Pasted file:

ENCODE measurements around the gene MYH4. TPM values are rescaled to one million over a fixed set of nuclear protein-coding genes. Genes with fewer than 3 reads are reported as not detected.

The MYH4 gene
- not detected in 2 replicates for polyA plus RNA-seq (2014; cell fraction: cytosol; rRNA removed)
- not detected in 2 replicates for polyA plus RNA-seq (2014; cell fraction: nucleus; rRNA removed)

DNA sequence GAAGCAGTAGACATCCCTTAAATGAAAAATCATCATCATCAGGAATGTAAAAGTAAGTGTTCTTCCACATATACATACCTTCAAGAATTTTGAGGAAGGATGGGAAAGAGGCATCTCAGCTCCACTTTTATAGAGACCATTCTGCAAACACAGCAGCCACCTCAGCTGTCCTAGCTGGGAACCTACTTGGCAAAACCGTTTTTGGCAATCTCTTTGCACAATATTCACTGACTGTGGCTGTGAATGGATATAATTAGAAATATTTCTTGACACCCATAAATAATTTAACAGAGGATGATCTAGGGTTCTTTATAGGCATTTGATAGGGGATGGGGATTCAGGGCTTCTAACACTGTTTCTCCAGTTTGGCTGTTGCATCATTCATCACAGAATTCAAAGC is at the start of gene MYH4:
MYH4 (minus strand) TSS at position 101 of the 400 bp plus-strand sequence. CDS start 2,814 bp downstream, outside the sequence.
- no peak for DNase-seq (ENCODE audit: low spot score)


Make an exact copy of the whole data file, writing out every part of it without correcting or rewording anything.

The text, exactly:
ENCODE measurements around the gene MYH4. TPM values are rescaled to one million over a fixed set of nuclear protein-coding genes. Genes with fewer than 3 reads are reported as not detected.

The MYH4 gene
- not detected in 2 replicates for polyA plus RNA-seq (2014; cell fraction: cytosol; rRNA removed)
- not detected in 2 replicates for polyA plus RNA-seq (2014; cell fraction: nucleus; rRNA removed)

DNA sequence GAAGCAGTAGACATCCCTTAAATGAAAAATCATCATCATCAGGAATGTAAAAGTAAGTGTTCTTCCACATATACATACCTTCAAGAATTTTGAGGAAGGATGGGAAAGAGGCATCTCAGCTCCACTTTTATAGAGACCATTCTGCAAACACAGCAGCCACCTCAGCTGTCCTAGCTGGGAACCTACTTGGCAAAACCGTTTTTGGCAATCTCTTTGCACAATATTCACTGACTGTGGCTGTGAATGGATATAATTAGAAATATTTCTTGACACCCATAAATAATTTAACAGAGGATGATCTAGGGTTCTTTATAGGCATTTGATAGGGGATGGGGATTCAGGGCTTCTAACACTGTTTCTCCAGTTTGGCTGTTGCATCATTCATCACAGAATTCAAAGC is at the start of gene MYH4:
MYH4 (minus strand) TSS at position 101 of the 400 bp plus-strand sequence. CDS start 2,814 bp downstream, outside the sequence.
- no peak for DNase-seq (ENCODE audit: low spot score)